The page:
SPOILERS FOR JOKER AHEAD
What are people most afraid of? Spiders? Heights? Death? Darkness? The list goes on and on, but in some shape or form every fear boils down to a fear of the unknown. Who isn’t scared of something that they can’t explain? The funny thing is, the fear of the unknown has always scared people just as much as it has interested them. Within that statement lies the key to what makes The Joker the greatest villain of all time. Over the past few years, comicbook movies have become widely popular, showcasing a number of imaginative characters. But not one of them has charmed society with unpredictability and mysteriousness like the clown prince of crime himself. Which is why when Warner Brothers and DC Comics announced a movie exploring The Joker’s backstory, I was nothing but confused. Fast forward to its theatrical release and what we received was a beautifully woven art-piece on the idea behind Batman’s most famous foe; but therein lies one problem.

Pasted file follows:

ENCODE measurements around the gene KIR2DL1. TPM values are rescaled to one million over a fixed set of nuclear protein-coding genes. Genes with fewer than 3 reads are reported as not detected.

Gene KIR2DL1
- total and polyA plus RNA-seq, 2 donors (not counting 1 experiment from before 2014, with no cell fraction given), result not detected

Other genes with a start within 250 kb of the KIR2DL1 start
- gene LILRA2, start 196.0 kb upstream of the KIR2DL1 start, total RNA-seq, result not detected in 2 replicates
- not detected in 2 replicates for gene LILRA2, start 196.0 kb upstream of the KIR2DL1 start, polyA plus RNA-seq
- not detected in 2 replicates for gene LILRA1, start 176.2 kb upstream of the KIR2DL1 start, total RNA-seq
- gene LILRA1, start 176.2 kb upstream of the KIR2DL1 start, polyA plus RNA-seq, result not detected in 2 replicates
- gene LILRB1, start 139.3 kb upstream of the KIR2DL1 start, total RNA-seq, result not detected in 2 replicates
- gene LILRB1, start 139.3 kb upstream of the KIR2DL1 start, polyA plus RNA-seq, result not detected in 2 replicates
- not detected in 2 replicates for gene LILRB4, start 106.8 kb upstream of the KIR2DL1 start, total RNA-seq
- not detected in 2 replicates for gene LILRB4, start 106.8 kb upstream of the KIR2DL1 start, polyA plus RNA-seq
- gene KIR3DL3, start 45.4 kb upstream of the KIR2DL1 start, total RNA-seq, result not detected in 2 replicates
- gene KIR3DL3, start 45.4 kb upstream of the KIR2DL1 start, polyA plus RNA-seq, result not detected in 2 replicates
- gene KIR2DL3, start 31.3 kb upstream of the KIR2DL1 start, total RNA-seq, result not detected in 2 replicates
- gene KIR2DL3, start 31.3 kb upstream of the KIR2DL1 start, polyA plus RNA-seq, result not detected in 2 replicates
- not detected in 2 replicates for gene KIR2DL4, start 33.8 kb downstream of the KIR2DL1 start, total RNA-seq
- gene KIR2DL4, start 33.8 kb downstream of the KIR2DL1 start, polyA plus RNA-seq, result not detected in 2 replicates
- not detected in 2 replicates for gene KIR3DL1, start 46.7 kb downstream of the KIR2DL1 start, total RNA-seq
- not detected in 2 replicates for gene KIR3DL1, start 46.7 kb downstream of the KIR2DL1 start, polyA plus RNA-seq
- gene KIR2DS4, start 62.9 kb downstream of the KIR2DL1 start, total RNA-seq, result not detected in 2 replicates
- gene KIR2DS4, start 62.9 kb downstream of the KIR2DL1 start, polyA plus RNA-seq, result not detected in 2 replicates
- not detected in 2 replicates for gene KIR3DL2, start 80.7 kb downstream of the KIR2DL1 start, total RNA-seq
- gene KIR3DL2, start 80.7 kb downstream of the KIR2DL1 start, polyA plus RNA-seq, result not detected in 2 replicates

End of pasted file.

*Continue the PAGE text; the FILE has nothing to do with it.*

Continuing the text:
In a time where mental-illness, political unrest and terrorism are all too-real of topics, it’s no wonder the Joker movie has been turning heads left and right to become a pop-culture phenomenon. Followers of comicbook movie news and rumors will remember that fans have been clamoring for Joaquin Phoenix to take on the iconic role for some time now. And if any actor could step up to the plate and line drive the role out of the park, it’s him. But this movie couldn’t rely on typical tropes of blockbuster movies. Virtually what JOKER ends up doing so well is overcoming arguably the hardest challenge it faced.
There’s a wide appeal for shining the spotlight on villains to see their perspective. But often, we leave their side of the story feeling bad for the character; and before you know it, the villain isn’t exactly a villain anymore. Fortunately, JOKER found a way to avoid this when telling the story of Arthur Fleck. As the film progresses, the line between awkward behavior and gruesome violence are blurred to the point where his personality becomes frightening. His condition of compulsory, sadistic laughter becomes equally more unnerving as it does painful for him and the audience. The result is a truly twisted, spine chilling story of a mad man.